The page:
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You are here: Home / Customer Service / Amazon Adds Instant Pickup Service
Amazon Adds Instant Pickup Service; Gets Slammed by Trump
Amazon Adds Instant Pickup Service; Gets Slammed by Trump
By Shirley Siluk / CRM Daily Like this on Facebook Tweet this Link thison Linkedin Link this on Google Plus
With 22 physical pickup locations already situated on or near college campuses in the U.S., Amazon today said it will be adding immediately-available products for Prime Student members at five of those sites.

Under the new "Instant Pickup" offering, members of Amazon's paid subscription service for college students will be able to order and pick up "a curated selection of daily essentials" in minutes, the company said.

While that news might cheer Amazon investors as well as students, the company took a brief hit on Wall Street after President Donald Trump tweeted a criticism about the company early this morning. Amazon's shares have since rebounded and are trending higher since the president's Twitter accusation that the company is "doing great damage to tax paying retailers."

Journalists and others on Twitter were quick to connect the president's anti-Amazon tweet to this morning's editorial in The Washington Post criticizing Trump for racism. The Washington Post is owned by Jeff Bezos, founder and CEO of Amazon.

Select Items Available 'in Minutes'

Amazon's new Instant Pickup service is rolling out first to staffed pickup locations in Atlanta; Berkeley, Calif.; College Park, Md.; Columbus, Ohio; and Los Angeles. The company said it will be expanding that service to more of its college pickup locations "in the coming months."

First launched starting in 2015, Amazon's college locations offer a staffed, physical site for delivery, pickup, and return services for paid Prime Student and Amazon Prime members. The Prime Student service is available to qualifying college enrollees with an .edu email address for $49 the first year and $99 annually after that.

With the new Instant Pickup service, some of those college locations will now allow students to order and pick up popular items, such as snacks, drinks, and electronics, including some of the company's own most popular devices, "in two minutes or less."

In recent years, Amazon has been expanding its online retail empire with a variety of brick-and-mortar options. The company now operates several physical bookstores across the U.S., and also offers quick pickup locations in Seattle for groceries and other items through AmazonFresh Pickup and a beta version Amazon Go store.

Critical Washington Post Editorial

Meanwhile, following the president's widely criticized, off-the-cuff press conference yesterday, in which he blamed "both sides" for the recent violence in Charlottesville, Virginia, The Washington Post today published an editorial saying, "Mr. Trump not only failed to help the country heal; he made the wound wider and deeper." Initially written under the headline, "Mr. Trump gives comfort to racists," the title of editorial board's opinion piece is now, "The nation can only weep."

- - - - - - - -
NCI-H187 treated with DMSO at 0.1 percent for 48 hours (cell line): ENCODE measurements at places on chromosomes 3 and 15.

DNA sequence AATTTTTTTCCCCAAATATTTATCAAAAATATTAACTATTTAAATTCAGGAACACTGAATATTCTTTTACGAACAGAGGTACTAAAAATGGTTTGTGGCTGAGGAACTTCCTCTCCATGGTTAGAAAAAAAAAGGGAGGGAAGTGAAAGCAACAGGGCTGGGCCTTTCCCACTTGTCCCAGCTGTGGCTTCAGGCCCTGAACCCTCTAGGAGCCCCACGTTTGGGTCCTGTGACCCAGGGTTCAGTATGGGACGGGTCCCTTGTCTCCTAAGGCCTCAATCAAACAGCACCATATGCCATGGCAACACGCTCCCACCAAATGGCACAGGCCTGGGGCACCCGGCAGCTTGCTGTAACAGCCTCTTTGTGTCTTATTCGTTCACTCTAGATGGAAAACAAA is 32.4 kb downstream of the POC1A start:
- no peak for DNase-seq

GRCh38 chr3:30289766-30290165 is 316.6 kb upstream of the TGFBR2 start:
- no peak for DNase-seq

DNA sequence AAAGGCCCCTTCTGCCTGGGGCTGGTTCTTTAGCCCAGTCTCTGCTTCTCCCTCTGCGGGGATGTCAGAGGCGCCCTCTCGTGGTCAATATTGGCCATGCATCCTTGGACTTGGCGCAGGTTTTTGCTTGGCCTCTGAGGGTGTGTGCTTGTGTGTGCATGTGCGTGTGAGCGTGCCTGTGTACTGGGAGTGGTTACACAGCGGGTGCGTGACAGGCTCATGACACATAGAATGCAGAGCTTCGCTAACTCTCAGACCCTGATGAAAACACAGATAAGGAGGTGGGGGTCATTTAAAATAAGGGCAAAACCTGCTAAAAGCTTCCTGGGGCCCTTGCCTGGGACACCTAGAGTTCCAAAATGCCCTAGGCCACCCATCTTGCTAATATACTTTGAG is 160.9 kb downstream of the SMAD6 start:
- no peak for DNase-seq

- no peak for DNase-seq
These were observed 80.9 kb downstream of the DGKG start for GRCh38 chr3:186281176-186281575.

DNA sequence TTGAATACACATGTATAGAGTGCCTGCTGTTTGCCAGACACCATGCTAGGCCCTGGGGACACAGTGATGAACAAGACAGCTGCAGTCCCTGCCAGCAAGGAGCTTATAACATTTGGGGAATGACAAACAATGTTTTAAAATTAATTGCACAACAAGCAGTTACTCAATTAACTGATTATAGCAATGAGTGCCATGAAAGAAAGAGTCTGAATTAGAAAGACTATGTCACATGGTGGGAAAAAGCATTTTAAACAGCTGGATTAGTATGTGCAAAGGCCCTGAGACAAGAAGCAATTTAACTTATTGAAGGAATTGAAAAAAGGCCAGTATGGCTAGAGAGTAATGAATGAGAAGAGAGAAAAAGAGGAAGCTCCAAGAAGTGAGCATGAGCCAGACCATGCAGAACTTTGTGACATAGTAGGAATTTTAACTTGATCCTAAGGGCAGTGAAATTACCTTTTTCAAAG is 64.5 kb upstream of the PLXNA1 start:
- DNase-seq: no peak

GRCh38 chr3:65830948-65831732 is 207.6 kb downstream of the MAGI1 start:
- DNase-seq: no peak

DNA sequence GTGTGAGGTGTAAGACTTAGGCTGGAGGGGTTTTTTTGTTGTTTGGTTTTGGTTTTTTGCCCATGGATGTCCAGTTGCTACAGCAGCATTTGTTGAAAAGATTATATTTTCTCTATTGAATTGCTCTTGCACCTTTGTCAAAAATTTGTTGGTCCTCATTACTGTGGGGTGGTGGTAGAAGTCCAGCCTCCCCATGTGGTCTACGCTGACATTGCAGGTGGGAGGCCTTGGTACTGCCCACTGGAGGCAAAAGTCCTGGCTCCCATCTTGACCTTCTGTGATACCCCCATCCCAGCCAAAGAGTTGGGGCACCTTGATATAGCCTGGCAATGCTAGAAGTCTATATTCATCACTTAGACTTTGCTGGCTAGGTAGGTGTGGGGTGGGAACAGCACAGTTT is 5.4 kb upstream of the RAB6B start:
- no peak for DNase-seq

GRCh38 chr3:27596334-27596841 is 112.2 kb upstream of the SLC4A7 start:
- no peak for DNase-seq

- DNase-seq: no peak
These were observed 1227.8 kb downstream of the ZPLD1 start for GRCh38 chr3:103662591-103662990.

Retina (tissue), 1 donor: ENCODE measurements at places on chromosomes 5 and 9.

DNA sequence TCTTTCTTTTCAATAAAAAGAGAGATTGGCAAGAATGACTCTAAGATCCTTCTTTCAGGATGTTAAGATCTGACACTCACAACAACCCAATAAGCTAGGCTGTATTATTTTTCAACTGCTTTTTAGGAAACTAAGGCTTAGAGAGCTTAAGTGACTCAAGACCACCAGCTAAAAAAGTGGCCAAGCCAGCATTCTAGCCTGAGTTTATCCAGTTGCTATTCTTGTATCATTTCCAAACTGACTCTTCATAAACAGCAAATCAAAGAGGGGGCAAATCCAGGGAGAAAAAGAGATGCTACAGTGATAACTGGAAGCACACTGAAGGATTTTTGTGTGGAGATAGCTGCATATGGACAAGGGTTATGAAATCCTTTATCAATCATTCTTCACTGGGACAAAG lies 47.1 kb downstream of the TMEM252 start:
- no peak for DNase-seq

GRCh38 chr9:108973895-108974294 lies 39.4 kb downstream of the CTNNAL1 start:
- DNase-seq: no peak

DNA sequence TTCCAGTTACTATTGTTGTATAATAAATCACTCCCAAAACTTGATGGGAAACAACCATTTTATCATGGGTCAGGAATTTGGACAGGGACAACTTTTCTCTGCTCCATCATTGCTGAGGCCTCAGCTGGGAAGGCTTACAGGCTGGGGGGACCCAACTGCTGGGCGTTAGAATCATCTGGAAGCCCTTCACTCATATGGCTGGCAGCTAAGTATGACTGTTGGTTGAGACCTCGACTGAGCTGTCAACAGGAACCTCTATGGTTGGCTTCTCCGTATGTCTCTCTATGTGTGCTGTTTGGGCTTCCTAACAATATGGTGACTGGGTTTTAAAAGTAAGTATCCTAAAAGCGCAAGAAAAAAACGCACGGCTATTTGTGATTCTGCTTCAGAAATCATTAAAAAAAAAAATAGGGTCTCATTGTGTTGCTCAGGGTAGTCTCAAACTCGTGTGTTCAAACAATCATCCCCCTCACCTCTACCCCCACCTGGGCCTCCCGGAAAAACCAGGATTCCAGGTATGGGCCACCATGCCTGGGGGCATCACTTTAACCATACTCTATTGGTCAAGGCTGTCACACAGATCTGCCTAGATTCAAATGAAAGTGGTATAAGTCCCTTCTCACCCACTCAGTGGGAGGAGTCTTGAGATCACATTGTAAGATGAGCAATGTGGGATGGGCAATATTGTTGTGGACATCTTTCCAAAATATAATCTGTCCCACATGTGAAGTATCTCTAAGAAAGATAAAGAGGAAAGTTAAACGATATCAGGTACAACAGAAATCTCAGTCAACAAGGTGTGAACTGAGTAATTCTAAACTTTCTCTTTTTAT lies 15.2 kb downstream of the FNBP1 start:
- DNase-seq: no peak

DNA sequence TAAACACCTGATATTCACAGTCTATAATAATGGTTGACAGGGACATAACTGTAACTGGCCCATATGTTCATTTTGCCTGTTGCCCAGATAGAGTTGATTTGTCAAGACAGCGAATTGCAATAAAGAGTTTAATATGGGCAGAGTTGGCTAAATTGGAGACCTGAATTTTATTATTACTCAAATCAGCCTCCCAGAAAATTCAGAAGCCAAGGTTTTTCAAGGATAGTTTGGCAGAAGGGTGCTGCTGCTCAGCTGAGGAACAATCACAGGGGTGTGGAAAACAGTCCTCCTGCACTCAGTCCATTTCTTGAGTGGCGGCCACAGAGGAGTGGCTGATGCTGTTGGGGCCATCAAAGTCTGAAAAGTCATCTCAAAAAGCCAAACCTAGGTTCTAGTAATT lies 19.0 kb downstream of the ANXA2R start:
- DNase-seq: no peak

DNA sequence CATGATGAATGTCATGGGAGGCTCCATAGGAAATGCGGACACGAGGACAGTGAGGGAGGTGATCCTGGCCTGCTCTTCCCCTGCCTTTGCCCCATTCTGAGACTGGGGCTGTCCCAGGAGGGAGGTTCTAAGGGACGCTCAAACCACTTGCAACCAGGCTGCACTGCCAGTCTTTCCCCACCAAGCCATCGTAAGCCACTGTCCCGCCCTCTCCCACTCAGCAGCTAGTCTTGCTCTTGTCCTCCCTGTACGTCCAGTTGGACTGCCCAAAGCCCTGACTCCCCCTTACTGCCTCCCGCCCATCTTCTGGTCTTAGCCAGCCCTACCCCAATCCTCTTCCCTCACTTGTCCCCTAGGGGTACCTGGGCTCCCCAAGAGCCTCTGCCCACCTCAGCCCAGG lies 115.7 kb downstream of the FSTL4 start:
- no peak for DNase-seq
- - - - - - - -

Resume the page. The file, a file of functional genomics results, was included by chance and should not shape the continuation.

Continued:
This morning, the president, without providing any verifying statistics or links, the president tweeted, "Amazon is doing great damage to tax paying retailers. Towns, cities and states throughout the U.S. are being hurt -- many jobs being lost!"

That tweet, like yesterday's remarks concerning the violence in Charlottesville, was quickly criticized by others online. Several news sites pointed to Amazon's rapid drop in trading value this morning after the market's opening, which briefly hit the company's worth by an estimated $6 billion. However, Amazon's shares have since gained considerably, recouping those previous losses and then some. Citing the president's comments about Charlottesville, several prominent business leaders have resigned from Trump's manufacturing council.

The president has faced widespread criticism in the wake of his comments equating the actions of white nationalists and self-described Nazis in Charlottesville over the weekend with those of anti-racist counterprotestors. A memorial service is taking place this morning for Heather Heyer, who was killed Saturday when a Relevant Products/Services appeared to intentionally plow into a crowd of counterprotestors.

The driver of that vehicle, James Alex Fields Jr., is currently being held without bond and charged with several counts, including second-degree murder.

Image credit: Amazon.

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